Pope Benedict XVI Oct. 9 backed the beatification of World War II-era pontiff Pius XII, defending his controversial legacy and asserting that he “often acted in secret and in silence” to defend Jews during the Holocaust. Celebrating a mass commemorating 50 years since Pius’ death, Benedict said: “In light of the concrete situations of that complex historical moment, he sensed that this was the only way to avoid the worst and save the greatest possible number of Jews.” Benedict said he prayed the process of beatification “can proceed happily.”
The Vatican newspaper Osservatore Romano devoted an editorial and two articles to the event, vowing to combat what it called a “black legend” portraying Pius XII as indifferent to the Holocaust or even “pro-Nazi.” The Vatican’s Secretary of State Tarcisio Bertone wrote that Pius XII had been “neither silent nor anti-Semitic, but he had been prudent.”
The commemorative mass came just three days after Shear-Yashuv Cohen, the Grand Rabbi of Haifa in Israel, spoke out against beatification of the wartime pontiff. Cohen, who on Oct. 6 became the first Jew to address a synod of bishops at the Vatican, said Pius XII “should not be seen as a model and he should not be beatified because he did not raise his voice against the Holocaust.” Cohen added—in Benedict’s presence—that Jews cannot “forgive and forget” Pius’ public silence about the Nazi genocide.
The process of beatifying Pius XII—launched in 1967 and now approaching completion—would place him one step away from sainthood. Last year, the Vatican’s Congregation for Saints voted to approve a decree of “heroic virtue” for Pius XII, the first formal step in the process. That document is now awaiting Benedict’s signature. The next step is to establish a miracle attributable to Pius in order to declare him “blessed,” and another miracle to declare him a saint. The sainthood drive has sparked bitter debate and tension between Catholics and Jews.
Benedict himself fired back at Jewish critics Oct. 9, asserting that even when Archbishop Eugenio Pacelli, the future Pius XII, served as a papal ambassador in Germany in the 1920s, he saw clearly “the danger constituted by the monstrous ideology of Nazism, with its dangerous anti-Semitic and anti-Catholic roots.”
Benedict said that during the war Pius XII engaged in “an intense campaign of charity in favor of the persecuted, without any distinction in terms of religion, ethnicity, nationality, or political affiliation.”* He cited Pius XII’s famous radio message in December 1942, in which the pope referred to the “hundreds of thousands who through no fault of their own, and solely because of their nation or race, have been condemned to death or progressive extinction.” Benedict called it a “clear reference to the deportation and extermination perpetrated against the Jews.”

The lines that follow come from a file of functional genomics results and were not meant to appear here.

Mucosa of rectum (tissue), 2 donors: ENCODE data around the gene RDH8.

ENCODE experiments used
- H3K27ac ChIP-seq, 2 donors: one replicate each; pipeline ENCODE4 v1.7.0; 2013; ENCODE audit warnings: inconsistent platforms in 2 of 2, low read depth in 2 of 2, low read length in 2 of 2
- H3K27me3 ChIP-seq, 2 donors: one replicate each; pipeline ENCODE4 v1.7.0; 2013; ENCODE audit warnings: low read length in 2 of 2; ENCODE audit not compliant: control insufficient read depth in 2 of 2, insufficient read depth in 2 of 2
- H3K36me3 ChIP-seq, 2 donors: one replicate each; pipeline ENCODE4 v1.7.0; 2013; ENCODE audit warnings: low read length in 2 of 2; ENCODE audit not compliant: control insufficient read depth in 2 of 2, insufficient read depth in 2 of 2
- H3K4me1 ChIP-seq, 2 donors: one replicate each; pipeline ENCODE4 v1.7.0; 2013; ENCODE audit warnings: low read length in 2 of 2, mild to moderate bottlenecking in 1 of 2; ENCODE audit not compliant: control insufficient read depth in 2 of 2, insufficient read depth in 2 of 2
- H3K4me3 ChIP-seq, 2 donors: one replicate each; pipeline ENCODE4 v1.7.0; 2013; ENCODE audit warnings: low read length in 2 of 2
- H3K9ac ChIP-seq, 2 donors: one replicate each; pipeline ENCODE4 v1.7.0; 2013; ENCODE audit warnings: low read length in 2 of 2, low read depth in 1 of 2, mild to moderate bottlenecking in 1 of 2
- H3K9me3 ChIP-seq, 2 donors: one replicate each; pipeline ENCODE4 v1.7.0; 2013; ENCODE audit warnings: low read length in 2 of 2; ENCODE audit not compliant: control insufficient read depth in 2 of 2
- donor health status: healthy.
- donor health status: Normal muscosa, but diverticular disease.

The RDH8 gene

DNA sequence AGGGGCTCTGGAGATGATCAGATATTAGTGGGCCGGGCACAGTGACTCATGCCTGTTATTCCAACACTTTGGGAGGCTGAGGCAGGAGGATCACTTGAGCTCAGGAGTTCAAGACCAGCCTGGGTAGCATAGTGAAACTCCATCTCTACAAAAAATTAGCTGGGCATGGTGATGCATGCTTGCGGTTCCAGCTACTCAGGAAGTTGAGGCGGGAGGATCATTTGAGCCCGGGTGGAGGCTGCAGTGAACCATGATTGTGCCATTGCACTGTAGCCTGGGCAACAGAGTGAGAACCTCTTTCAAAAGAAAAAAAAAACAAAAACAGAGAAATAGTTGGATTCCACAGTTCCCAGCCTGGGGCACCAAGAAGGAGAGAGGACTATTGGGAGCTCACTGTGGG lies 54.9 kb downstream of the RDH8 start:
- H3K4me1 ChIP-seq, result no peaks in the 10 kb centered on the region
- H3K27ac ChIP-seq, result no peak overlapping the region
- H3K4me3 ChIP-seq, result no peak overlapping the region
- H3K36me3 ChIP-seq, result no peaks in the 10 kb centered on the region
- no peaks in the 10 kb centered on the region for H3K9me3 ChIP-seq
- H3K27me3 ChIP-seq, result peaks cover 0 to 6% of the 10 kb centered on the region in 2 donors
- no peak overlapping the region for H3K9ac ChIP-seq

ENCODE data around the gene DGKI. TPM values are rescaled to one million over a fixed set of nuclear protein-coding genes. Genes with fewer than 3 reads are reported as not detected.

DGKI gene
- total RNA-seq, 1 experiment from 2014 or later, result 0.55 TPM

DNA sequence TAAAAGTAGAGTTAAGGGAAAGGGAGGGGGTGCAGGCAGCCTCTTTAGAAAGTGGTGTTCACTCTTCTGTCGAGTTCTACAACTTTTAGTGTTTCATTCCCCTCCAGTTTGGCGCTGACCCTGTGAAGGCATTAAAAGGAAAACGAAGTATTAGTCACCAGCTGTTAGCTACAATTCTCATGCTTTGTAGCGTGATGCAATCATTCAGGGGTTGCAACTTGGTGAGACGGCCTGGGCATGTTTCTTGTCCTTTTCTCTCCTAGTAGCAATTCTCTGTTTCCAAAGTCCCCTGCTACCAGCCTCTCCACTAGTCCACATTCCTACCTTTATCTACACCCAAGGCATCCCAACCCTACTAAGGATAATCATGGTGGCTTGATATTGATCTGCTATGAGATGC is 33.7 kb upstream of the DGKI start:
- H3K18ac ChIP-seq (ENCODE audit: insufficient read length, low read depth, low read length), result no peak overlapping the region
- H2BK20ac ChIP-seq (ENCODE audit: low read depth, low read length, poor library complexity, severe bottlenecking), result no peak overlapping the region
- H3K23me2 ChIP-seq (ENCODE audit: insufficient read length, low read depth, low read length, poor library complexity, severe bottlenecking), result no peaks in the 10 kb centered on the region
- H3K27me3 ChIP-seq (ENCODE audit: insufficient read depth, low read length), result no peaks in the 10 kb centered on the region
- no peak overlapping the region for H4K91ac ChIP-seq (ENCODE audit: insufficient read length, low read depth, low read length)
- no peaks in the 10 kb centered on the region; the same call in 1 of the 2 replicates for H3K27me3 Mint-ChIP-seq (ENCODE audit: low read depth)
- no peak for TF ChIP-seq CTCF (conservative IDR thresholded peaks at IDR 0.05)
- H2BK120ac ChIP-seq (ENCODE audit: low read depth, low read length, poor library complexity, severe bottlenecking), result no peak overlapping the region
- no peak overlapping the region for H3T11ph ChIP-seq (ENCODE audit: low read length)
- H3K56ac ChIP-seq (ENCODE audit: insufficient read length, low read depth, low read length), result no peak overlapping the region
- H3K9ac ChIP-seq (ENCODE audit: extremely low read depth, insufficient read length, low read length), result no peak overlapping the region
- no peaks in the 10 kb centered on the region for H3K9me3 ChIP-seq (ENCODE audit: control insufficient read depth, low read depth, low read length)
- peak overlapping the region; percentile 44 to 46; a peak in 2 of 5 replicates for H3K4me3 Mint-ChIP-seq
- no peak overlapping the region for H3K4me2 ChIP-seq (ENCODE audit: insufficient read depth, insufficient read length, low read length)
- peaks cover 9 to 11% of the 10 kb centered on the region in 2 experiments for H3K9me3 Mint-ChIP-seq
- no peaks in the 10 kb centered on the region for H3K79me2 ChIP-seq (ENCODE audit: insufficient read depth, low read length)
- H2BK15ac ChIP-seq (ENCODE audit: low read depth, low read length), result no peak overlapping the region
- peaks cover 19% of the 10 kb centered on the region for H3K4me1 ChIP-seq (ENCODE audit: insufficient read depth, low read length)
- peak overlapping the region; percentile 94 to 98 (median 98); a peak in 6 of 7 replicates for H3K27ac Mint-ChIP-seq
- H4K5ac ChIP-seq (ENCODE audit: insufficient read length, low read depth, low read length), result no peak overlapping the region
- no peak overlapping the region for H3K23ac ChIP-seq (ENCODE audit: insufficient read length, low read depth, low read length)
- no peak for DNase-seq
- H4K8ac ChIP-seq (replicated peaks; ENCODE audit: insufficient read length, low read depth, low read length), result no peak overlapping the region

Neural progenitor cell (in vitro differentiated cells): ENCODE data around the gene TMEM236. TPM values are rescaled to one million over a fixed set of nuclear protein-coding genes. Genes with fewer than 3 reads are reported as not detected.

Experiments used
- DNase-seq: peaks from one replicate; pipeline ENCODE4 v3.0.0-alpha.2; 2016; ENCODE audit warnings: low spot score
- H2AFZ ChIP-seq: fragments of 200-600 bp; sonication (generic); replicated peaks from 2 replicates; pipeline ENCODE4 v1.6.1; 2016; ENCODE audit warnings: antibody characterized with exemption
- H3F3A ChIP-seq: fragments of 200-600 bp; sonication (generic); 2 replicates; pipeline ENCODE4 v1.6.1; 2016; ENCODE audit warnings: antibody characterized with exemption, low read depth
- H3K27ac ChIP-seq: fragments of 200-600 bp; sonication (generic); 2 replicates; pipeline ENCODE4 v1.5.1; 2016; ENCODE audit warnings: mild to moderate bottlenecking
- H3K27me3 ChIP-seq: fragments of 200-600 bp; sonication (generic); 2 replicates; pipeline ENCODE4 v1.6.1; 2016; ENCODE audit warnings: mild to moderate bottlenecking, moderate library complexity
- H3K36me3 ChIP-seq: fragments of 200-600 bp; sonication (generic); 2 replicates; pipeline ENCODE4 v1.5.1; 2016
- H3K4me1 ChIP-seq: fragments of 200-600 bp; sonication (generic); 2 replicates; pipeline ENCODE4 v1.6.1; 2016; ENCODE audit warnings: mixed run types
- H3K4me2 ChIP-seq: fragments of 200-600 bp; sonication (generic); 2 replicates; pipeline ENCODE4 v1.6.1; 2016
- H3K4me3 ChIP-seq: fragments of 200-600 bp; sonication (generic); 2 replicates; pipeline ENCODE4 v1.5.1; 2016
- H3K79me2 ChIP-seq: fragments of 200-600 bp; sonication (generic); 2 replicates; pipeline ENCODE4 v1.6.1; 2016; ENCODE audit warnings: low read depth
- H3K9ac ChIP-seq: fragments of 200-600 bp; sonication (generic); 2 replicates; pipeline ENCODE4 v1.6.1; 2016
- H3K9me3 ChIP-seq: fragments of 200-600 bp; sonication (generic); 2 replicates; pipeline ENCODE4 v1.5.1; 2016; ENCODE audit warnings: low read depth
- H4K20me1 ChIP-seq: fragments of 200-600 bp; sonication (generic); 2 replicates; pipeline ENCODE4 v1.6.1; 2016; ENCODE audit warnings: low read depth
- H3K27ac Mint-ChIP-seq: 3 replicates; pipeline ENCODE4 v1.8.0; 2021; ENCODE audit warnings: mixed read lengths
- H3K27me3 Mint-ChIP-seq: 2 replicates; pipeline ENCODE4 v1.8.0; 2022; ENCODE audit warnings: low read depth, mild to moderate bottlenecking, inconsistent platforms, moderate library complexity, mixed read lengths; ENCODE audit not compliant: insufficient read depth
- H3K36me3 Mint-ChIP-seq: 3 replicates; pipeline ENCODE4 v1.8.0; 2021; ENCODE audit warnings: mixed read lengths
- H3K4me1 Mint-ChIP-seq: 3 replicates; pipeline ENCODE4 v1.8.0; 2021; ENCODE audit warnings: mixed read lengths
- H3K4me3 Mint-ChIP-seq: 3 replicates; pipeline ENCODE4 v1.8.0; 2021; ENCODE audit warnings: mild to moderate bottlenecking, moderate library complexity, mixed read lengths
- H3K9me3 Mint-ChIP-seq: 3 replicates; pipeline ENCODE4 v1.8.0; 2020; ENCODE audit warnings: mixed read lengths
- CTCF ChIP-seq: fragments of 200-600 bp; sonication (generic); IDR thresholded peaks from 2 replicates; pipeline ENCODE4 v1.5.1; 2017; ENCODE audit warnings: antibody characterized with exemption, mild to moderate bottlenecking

Benedict also recalled that immediately after Pius’ death there were expressions of gratitude from Jewish leaders, including Israeli Prime Minister Golda Meir, who said, “We mourn the loss of a great servant of peace.”
Nonetheless, the Anti-Defamation League used the occasion of the anniversary of Pius XII’s death to re-issue its call for the Vatican to completely open its World War II-era archives. Up to this point, the Vatican has only published selected materials from the war period, citing the normal time lag in opening historical records. “Until the Vatican’s secret archives are declassified, Pius’ record vis-a-vis Jews will continue to be shrouded and a source of controversy and contention,” said ADL director Abraham Foxman. “We strongly urge the Vatican to make full and complete access to the archives of this period its highest priority and call on all interested parties to assist.”
On Oct. 12, the Community of Sant’Egidio, one of the “new movements” in the church born in the wake of the Second Vatican Council (1962-65), will lead an annual march in commemoration of the 1,000 Jews in Rome who were rounded up under German occupation in October 1943 and deported to concentration camps—of whom only sixteen survived. Rabbi Riccardo Di Segni, the Chief Rabbi of Rome, us scheduled to take part in the march.
The round-up of Rome’s Jews is also a source of contention between partisans and critics of Pius XII. Defenders note that the deportations stopped after less than 24 hours, following complaints from Pius XII, and that of the roughly 7,000 Jews in Rome in 1943, most were saved. Critics say the pope let the round-up happen (in the words of scholar Susan Zuccotti) “under his very windows,” issuing no directive to Catholics or church institutions to protect Jews. (Middle East Online, National Catholic Reporter, Reuters’ FaithWorld blog, Oct. 9)
*“Charity” is National Catholic Reporter’s term, while Middle East Online—along with AFP and CathNews—uses the word “defense.” This is a pretty critical distinction. “Charity” isn’t exactly what victims of the Holocaust needed. Were Benedict’s original comments in Italian, German or Latin? Can anyone find the verbatim text for us?